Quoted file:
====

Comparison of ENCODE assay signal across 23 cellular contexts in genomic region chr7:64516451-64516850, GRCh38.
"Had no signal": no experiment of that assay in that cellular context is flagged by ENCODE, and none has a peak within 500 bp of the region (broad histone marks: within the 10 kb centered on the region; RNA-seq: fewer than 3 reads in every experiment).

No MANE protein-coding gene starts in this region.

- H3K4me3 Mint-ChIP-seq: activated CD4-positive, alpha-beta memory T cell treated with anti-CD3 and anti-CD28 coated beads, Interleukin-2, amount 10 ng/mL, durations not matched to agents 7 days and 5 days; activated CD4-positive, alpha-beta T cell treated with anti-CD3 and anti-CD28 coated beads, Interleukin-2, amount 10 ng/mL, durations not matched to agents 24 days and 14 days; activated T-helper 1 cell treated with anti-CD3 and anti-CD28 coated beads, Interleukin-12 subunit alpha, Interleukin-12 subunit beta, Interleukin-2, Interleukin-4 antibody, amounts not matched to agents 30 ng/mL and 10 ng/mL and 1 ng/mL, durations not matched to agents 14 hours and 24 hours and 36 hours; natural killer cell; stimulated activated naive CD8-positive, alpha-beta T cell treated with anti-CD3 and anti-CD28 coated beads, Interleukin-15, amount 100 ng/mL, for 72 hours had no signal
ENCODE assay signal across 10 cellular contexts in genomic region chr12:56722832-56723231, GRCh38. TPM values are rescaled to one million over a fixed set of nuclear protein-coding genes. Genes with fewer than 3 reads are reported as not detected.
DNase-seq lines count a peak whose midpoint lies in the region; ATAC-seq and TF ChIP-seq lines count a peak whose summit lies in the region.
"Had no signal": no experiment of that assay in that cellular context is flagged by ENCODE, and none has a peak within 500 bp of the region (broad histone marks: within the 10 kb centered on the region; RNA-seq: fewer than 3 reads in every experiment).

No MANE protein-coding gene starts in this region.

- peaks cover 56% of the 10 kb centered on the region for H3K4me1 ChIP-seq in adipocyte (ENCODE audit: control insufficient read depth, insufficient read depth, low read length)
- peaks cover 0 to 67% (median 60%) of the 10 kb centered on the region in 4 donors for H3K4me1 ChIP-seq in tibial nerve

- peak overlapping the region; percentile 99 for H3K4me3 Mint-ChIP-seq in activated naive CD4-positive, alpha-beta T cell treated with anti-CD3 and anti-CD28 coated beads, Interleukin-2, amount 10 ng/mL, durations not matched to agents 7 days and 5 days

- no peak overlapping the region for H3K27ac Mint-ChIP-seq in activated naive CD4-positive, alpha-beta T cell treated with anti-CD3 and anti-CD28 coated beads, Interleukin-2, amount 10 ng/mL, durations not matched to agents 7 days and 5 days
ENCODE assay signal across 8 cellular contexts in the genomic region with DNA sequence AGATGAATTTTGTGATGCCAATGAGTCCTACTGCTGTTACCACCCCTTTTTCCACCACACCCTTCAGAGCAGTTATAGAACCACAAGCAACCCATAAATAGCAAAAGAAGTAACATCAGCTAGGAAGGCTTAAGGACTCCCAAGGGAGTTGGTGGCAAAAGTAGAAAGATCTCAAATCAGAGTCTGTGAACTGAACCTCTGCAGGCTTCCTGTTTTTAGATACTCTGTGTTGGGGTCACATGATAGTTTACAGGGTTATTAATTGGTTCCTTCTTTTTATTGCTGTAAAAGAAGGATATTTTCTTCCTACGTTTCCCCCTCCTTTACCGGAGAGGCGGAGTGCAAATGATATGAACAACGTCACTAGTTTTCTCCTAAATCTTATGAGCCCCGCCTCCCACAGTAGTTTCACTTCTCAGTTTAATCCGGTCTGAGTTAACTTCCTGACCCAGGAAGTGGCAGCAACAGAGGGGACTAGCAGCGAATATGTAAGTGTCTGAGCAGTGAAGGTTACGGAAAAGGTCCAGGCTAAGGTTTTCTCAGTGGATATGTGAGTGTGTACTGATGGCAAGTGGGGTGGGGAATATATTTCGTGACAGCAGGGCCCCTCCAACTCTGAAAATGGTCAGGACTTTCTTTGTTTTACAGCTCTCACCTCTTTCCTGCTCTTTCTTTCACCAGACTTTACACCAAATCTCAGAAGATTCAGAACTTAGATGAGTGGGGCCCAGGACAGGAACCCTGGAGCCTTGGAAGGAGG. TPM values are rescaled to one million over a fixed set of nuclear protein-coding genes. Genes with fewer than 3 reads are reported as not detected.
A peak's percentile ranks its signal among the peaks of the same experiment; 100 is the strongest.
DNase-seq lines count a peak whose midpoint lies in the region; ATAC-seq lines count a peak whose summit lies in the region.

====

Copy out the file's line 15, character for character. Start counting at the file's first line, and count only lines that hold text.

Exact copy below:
DNase-seq lines count a peak whose midpoint lies in the region; ATAC-seq lines count a peak whose summit lies in the region.